Attorney General Ellison further clarifies law on use of force in schools
In supplemented opinion to MDE Commissioner, AG Ellison clarifies that new amendments do not affect definition of ‘reasonable force’ that may be used when carrying out arrests and other lawful duties
When threat of bodily harm is not present, professionals continue to have many tools at their disposal to ensure safety, including physical contact
September 20, 2023 (SAINT PAUL) — Minnesota Attorney General Keith Ellison today issued a supplemented legal opinion regarding recent amendments to Minnesota’s school discipline laws.
The opinion Attorney General Ellison released on August 22, 2023, which Minnesota Department of Education Commissioner Willie Jett requested under Minnesota Statutes section 8.07, clarified that the amendments do not limit the types of force that may be used by school employees and agents to prevent bodily harm or death, but retain the instruction that force must be “reasonable” in those situations.
The supplemented opinion released today further clarifies that the amendments also do not limit the types of reasonable force that may be used by public officers to carry out their lawful duties as described in Minnesota Statutes section 609.06, subdivision 1(1). “Reasonable force” is a legal standard that demands that a response be proportional to the threat, based on the totality of the circumstances. The 2023 amendments specifically reference Minnesota Statutes section 609.06, subdivision 1, which authorizes reasonable force by public officers in effecting arrest, executing process, enforcing court orders, or executing other duties. As the original and supplemented opinion both say, “The standard for reasonable force has not changed, and is highly fact-specific.” As the original and supplemented opinions also say, “… the level of threat posed by a particular student or situation can change rapidly, and any assessment of what use of force was reasonable must take that into account.”
There have been significant misunderstandings about the impact of the new amendments. For example, some have interpreted the amendments as restricting SROs and school professionals from engaging in any physical contact to address non-violent behavior. That is not the case: professionals simply must avoid the restraints identified in Section 121A.58, namely that unless a student poses an imminent threat of bodily harm to self or others, professionals “shall not use prone restraint” and “shall not inflict any form of physical holding that restricts or impairs a pupil's ability to breathe; restricts or impairs a pupil's ability to communicate distress; places pressure or weight on a pupil's head, throat, neck, chest, lungs, sternum, diaphragm, back, or abdomen; or results in straddling a pupil's torso.” If a student is misbehaving in a way that does not and will not harm that student or anyone else, professionals in schools still have many tools at their disposal, including other kinds of physical contact.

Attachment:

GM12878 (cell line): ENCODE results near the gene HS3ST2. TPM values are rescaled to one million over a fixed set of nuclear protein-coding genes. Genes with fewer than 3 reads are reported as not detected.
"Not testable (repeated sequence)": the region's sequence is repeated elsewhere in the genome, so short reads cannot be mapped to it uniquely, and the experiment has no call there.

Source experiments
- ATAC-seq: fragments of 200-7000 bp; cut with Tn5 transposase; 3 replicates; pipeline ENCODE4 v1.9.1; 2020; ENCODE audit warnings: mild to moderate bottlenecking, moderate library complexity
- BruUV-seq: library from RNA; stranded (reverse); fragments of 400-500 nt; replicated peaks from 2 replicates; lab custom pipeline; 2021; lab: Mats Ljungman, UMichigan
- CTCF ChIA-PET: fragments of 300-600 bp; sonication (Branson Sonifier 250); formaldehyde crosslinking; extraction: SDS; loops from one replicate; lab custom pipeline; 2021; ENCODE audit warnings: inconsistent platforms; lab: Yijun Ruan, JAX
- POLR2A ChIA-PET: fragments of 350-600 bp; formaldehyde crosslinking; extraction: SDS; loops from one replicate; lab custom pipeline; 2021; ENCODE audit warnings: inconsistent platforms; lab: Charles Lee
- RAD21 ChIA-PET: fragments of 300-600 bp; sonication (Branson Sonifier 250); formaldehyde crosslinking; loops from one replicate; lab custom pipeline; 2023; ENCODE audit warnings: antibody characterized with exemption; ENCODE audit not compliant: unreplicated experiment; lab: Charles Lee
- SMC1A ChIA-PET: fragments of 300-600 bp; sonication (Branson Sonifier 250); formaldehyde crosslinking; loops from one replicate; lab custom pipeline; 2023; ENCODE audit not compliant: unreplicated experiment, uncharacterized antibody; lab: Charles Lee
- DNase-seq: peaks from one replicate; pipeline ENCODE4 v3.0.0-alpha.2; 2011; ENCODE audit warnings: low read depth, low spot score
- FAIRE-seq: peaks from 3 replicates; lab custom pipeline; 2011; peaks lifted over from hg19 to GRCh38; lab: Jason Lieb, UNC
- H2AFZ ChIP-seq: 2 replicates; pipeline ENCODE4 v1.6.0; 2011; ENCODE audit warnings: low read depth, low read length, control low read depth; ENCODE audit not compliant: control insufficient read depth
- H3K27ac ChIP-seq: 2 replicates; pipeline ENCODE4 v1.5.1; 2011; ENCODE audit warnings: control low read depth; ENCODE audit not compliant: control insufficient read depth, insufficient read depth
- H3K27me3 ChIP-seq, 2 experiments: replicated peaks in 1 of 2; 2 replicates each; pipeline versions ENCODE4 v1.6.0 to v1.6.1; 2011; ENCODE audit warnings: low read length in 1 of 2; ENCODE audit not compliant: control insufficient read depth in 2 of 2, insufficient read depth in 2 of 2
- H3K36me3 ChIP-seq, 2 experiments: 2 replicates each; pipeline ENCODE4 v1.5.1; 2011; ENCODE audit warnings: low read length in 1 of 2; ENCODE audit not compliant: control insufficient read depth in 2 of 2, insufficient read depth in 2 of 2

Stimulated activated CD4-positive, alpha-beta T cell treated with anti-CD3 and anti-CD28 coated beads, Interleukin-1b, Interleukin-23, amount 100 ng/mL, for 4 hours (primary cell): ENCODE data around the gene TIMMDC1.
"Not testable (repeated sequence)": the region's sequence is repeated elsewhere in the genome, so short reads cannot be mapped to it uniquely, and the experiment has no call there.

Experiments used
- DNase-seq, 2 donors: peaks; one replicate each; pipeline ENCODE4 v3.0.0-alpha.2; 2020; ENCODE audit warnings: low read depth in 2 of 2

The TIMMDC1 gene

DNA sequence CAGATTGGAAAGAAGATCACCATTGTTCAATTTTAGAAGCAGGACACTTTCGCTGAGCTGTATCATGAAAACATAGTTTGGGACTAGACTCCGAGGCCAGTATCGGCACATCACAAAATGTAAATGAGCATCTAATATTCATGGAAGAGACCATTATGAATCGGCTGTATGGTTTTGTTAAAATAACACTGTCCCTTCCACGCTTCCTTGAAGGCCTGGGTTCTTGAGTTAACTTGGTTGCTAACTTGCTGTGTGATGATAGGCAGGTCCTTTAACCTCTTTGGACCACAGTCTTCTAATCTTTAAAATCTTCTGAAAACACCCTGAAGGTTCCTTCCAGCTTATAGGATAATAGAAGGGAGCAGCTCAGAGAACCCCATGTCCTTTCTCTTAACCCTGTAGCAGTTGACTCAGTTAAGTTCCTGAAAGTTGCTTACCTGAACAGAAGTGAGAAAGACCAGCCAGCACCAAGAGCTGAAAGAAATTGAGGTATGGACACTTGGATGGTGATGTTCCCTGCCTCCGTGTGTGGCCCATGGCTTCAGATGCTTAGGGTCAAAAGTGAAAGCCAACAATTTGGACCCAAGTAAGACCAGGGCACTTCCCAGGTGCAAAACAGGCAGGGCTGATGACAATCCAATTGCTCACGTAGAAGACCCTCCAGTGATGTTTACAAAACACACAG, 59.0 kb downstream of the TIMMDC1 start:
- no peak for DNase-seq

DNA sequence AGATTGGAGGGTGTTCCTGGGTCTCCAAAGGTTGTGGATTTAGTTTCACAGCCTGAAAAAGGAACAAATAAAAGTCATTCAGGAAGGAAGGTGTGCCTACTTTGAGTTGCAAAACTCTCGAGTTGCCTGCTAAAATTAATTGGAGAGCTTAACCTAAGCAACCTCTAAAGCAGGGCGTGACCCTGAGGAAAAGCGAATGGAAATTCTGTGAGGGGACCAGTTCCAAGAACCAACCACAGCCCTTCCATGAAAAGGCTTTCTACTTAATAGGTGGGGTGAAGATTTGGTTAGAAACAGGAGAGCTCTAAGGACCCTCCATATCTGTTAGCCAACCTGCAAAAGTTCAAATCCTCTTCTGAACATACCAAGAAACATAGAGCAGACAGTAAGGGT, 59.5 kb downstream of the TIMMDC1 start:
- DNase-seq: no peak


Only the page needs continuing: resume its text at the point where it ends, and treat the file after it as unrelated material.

Others have asserted that the statutes require school professionals to wait until someone is already injured before intervening with reasonable force. That is also not the case: the law says school employees and agents “may use reasonable force when it is necessary under the circumstances to restrain a student to prevent bodily harm or death to the student or to another…” The Legislature’s use of the word “prevent” means that when a professional determines a student is about to harm themselves or another, the professional may intervene.
“My top concern continues to be that students and school staff be safe in schools and that law-enforcement officers can effectively play their part in keeping them safe,” Attorney General Ellison said. “My original legal opinion last month addressed only the question of whether the recent amendments to school-discipline laws allow the use of prone restraints and other techniques in cases of imminent physical harm to self or others. Since then, I have been in conversation with a variety of stakeholders, including law enforcement, who have raised more questions in good faith. I have also seen misunderstandings of the original opinion and the law. I am issuing this supplemental legal opinion, which is consistent with the conclusions of the original opinion, in an effort to address those good-faith concerns and clarify those misunderstandings.”